Want to learn PIC Programming? Good deal here!

For those that don’t know, the PICmicro is a programmable microcontroller. A very powerful PIC is what drives the FRC Robot Controller and OI. There also very cheap, even the most powerful and expensive ones cost under $10 and most of the common ones cost a buck or so. You can Google PIC and find a huge amount of projects and information for PICs. Interested? well, there is a good cheep way to learn pics i just found.

Microchip has a nice starter kit called PICKit 2 Starter Kit. It includes a USB Programmer, the MPLAB IDE, and a bunch of lessons to learn the basics of ASM for the PIC.

So whats the good deal? Well most online retailers sell the kit for 49.99. But Newark electronics sells it for 39.99 (Link Here ) But to make this even a better deal, Newark included 9 samples of other PICmicros. Even a 40 pin, and 2 SMT PICs. I picked up this kit a few days ago and im already very happy with it! its a great learning tool!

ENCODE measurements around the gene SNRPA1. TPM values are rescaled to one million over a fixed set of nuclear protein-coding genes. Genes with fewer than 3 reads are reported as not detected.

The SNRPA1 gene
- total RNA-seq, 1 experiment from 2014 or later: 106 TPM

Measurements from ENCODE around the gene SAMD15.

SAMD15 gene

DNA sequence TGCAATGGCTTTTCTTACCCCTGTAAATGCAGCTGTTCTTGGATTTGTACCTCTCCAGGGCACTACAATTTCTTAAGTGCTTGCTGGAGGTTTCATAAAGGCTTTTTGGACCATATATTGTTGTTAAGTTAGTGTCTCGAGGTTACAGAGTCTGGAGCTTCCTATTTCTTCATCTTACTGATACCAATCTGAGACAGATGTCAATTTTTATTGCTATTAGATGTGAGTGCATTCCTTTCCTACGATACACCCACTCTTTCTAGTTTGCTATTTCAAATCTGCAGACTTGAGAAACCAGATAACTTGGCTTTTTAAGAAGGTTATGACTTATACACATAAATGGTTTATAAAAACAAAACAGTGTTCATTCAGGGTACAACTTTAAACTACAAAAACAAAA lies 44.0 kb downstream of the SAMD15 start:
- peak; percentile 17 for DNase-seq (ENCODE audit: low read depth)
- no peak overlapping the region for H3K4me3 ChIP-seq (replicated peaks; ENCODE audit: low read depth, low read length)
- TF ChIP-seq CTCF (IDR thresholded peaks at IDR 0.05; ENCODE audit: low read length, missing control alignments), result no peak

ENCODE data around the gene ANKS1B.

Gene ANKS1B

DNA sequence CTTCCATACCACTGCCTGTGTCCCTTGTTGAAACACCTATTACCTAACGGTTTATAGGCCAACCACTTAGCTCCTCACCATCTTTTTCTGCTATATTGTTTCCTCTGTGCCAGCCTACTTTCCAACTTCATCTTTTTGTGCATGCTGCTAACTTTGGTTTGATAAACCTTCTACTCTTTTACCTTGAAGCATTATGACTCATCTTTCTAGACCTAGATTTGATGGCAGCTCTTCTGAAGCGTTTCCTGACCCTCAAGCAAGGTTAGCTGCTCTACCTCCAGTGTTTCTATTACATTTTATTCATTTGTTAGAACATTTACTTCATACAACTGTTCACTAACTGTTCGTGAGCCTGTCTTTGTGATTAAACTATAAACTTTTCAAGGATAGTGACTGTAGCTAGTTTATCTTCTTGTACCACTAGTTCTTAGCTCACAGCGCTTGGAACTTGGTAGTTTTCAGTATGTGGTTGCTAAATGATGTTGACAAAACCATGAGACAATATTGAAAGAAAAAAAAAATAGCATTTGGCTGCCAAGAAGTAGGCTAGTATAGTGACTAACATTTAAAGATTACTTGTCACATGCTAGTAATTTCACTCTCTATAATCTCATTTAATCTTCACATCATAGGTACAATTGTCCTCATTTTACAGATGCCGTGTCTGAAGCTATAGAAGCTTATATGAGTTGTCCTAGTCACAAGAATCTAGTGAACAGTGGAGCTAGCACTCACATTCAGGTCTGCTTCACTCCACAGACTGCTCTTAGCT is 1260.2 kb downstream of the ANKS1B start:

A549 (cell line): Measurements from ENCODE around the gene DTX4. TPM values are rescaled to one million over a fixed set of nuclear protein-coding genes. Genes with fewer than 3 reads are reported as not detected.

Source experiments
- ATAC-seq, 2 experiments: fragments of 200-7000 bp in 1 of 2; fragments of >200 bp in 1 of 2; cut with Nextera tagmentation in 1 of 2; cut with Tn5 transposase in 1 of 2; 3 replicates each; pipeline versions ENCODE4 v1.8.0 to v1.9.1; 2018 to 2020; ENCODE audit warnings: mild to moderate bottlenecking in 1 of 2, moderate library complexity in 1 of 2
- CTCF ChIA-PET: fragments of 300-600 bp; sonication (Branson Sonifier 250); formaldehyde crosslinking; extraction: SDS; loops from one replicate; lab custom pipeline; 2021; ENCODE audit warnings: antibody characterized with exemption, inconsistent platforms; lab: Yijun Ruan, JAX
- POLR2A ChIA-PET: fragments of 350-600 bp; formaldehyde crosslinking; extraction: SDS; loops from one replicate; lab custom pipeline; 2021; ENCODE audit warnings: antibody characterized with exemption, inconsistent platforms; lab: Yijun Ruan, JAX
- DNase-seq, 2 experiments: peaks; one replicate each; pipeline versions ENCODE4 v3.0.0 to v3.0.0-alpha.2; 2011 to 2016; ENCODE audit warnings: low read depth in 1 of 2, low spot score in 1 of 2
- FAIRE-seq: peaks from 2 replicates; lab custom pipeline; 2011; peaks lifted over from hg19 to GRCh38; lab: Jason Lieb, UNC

(sorry if this sounds like a sales pitch, just trying to pass on a good deal to anyone who wants to learn pics!)


Thanks for the link. I bought one and it’s been kind of fun playing around with it. I got to thinking that one of the small PICs would probably be great at identifying direction on a Gear Tooth Sensor (GTS) and after a little trial and error, had one of the 12F series easily detecting the difference between a 39 microsecond pulse and an 83 microsecond pulse (as generated by a timer on another pin). Since we don’t use a GTS on our robot, I’ll have to dig one up from storage and try this out on the real thing. I was thinking that if you just change state on two other output pins (one for forward, one for reverse), you could wire these to DIO 3-6 on the RC and interrupt on change (or you could make your own quadrature output for that matter). Easy forward/reverse counting for a couple of bucks.

Thanks again.


Ive been using PIC processors for years. They are great for small projects

and I really like the small ones, like the 6 pin PIC10F200 that comes in a SOT-6 package (3 x 4mm)!

Its amazing how many things you can do with a tiny micro that runs on 2V.